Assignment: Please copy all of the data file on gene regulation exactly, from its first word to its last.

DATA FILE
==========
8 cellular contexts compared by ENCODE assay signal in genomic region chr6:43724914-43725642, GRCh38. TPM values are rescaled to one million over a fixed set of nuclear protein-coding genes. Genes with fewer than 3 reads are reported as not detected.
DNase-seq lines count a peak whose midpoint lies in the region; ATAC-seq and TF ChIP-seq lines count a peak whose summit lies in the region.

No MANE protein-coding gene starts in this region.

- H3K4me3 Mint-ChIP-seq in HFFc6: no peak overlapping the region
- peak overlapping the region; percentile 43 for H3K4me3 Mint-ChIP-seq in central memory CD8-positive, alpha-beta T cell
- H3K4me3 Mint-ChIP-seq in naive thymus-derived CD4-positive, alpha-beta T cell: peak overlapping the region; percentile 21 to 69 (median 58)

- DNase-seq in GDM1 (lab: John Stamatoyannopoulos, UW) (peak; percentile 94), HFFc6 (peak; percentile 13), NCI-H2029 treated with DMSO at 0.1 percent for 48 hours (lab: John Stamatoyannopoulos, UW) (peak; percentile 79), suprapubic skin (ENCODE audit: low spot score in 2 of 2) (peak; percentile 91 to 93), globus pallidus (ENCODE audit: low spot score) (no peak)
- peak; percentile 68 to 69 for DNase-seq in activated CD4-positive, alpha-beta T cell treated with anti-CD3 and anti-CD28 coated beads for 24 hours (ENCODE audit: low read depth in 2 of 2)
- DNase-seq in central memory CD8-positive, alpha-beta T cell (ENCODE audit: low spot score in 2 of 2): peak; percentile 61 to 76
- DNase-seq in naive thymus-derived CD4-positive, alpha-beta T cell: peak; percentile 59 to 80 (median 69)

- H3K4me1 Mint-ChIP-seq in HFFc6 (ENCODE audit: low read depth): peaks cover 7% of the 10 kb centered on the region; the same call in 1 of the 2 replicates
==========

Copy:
8 cellular contexts compared by ENCODE assay signal in genomic region chr6:43724914-43725642, GRCh38. TPM values are rescaled to one million over a fixed set of nuclear protein-coding genes. Genes with fewer than 3 reads are reported as not detected.
DNase-seq lines count a peak whose midpoint lies in the region; ATAC-seq and TF ChIP-seq lines count a peak whose summit lies in the region.

No MANE protein-coding gene starts in this region.

- H3K4me3 Mint-ChIP-seq in HFFc6: no peak overlapping the region
- peak overlapping the region; percentile 43 for H3K4me3 Mint-ChIP-seq in central memory CD8-positive, alpha-beta T cell
- H3K4me3 Mint-ChIP-seq in naive thymus-derived CD4-positive, alpha-beta T cell: peak overlapping the region; percentile 21 to 69 (median 58)

- DNase-seq in GDM1 (lab: John Stamatoyannopoulos, UW) (peak; percentile 94), HFFc6 (peak; percentile 13), NCI-H2029 treated with DMSO at 0.1 percent for 48 hours (lab: John Stamatoyannopoulos, UW) (peak; percentile 79), suprapubic skin (ENCODE audit: low spot score in 2 of 2) (peak; percentile 91 to 93), globus pallidus (ENCODE audit: low spot score) (no peak)
- peak; percentile 68 to 69 for DNase-seq in activated CD4-positive, alpha-beta T cell treated with anti-CD3 and anti-CD28 coated beads for 24 hours (ENCODE audit: low read depth in 2 of 2)
- DNase-seq in central memory CD8-positive, alpha-beta T cell (ENCODE audit: low spot score in 2 of 2): peak; percentile 61 to 76
- DNase-seq in naive thymus-derived CD4-positive, alpha-beta T cell: peak; percentile 59 to 80 (median 69)

- H3K4me1 Mint-ChIP-seq in HFFc6 (ENCODE audit: low read depth): peaks cover 7% of the 10 kb centered on the region; the same call in 1 of the 2 replicates